Posted by Deb Shrier

What is it about adolescence that makes it such a challenging time? Most adults, when reflecting back on their teen years, agree they'd prefer to skip over that time in their lives. The stress of social issues, peer pressure, identity, and developing a healthy separation from parents are all thrown into the mix – and all at the same time. Add academics, hormonal and mood changes, emerging sexuality, depression, and greater use of drugs/alcohol, the teen years can prove to be one of the most difficult periods for a young adult.

For teens who joined their families through adoption, there are some added challenges. Thoughts regarding birth family. Concern about life after high school. Transitions. Saying good-bye. Relationships. Identity. Increased racial awareness. Some of the adopted teens I've worked with have shared that the greatest conflicts faced during adolescence centers on two questions: "Who am I?" and "Where do I belong?"

These two questions are not necessarily unique to adopted persons – most individuals struggle with the same thoughts during this time. The difference for those who were adopted into their family stems from the fact that there may be unknown answers to some of the questions. Adoptive parents may face the challenge of dealing with their child's frustration regarding this lack of information. This is also a period during which parents often need some outside counseling or support.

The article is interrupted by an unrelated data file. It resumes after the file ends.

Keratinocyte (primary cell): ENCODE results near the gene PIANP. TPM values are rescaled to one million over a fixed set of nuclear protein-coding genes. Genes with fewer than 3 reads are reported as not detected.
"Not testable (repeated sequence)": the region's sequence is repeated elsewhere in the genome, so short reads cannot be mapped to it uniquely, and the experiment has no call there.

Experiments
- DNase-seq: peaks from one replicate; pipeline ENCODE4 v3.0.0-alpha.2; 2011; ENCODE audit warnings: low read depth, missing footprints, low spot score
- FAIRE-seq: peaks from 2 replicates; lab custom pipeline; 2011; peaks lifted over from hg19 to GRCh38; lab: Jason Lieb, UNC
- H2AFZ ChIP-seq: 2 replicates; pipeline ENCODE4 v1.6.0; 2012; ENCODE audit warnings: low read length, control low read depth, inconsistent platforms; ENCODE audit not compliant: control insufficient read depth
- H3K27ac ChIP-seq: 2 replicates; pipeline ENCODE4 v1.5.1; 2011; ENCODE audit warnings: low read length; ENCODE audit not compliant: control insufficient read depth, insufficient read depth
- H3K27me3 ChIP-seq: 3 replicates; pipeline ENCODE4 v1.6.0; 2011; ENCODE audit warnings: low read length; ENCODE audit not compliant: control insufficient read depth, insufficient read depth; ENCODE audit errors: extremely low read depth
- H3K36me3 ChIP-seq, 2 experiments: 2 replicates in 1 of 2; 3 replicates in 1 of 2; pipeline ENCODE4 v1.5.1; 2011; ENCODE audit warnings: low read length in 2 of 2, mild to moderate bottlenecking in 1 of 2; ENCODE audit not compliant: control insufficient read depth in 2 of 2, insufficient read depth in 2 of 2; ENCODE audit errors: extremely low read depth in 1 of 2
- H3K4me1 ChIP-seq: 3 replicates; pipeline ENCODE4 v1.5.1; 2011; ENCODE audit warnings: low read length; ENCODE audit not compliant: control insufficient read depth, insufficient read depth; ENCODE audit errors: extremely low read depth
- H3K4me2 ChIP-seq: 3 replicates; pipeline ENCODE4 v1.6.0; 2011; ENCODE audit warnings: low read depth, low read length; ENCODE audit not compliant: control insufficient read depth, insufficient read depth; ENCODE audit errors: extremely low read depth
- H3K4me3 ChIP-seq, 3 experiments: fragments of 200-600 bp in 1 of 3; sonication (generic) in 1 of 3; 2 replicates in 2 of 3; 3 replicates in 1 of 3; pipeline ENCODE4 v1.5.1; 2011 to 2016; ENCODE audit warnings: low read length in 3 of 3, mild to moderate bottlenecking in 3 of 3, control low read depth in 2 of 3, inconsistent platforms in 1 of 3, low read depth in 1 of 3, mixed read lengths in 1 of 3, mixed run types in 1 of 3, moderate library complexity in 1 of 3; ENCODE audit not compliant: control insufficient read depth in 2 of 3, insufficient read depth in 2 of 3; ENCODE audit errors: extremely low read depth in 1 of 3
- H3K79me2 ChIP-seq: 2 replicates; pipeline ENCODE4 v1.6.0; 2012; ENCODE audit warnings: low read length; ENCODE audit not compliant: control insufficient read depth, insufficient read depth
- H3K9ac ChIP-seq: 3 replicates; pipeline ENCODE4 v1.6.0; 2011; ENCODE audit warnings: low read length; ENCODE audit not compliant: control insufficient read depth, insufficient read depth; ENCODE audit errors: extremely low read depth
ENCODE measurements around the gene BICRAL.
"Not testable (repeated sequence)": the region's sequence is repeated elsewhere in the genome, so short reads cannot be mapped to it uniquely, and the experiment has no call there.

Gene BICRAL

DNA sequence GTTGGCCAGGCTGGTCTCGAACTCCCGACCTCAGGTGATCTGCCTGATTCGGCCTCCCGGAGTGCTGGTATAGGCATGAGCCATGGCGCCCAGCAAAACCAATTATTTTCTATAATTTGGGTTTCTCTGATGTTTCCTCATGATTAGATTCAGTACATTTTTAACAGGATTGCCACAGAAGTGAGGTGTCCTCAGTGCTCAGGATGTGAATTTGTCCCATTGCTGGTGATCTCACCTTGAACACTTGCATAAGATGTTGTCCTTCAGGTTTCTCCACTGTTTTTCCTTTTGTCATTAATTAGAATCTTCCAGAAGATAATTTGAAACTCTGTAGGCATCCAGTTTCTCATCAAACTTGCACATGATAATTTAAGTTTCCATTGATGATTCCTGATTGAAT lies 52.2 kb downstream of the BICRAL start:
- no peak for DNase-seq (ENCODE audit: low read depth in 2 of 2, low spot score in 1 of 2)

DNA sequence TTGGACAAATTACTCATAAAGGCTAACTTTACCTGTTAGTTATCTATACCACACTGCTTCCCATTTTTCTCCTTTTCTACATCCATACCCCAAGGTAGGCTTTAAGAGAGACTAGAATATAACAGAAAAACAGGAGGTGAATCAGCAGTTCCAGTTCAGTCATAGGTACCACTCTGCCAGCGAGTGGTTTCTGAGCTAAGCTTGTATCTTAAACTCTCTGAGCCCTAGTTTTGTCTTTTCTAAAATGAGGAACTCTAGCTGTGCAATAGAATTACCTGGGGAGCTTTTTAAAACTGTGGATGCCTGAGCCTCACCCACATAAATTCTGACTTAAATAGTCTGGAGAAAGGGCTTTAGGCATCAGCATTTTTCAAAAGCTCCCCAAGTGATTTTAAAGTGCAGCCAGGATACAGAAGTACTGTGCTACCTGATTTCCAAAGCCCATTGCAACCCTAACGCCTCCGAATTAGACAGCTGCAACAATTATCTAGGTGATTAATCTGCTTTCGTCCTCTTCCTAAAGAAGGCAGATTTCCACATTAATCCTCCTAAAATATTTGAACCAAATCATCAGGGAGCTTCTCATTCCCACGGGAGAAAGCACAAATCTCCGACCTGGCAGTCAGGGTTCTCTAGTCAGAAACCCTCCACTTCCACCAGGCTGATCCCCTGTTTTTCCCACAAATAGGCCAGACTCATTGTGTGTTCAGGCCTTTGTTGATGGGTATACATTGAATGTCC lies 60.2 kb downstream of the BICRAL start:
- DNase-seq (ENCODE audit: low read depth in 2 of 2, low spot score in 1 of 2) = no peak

On Wednesday evening, June 1, JF&CS Adoption Resources will present a post-adoption workshop entitled Surviving Adolescence: Parenting Your Adopted Teen... Answering the Questions All Parents Have. The featured speaker, Jeff LaCure, LICSW, PsyD, will address questions from adoptive parents about supporting their children during the teen years. Jeff is a clinical social worker and psychologist who has worked in the world of adoption for more than 20 years. He is a nationally recognized adoption educator, author, and clinician who has authored Adopted Like Me, Remembering: Reflections of Growing Up Adopted, Raising Our Children's Children, and the soon to be published Answers to the Questions All Adoptive Parents Have. Jeff specializes in working with couples, families, and all members of the adoption triad. The workshop will be held at JF&CS Headquarters, 1430 Main Street, Waltham from 7-8:30 p.m. The fee is $10.

Questions? Please contact Deb Shrier at or 781-647-JFCS (5327) ext. 1386.

Deb Shrier, LICSW, is director of JF&CS Post-Adoption Services. Actively involved in the field of adoption both professionally and personally over the last 20 years, Deb's clinical interests include domestic/international adoption, transracial adoption, parenting issues, and search/reunion with birth parents and adopted persons. She has also provided clinical support to adoptive families on birth country tours that include the Philippines, Romania, Guatemala, and Russia. Deb enjoys writing and has contributed to various adoption related publications as well as the JF&CS blog.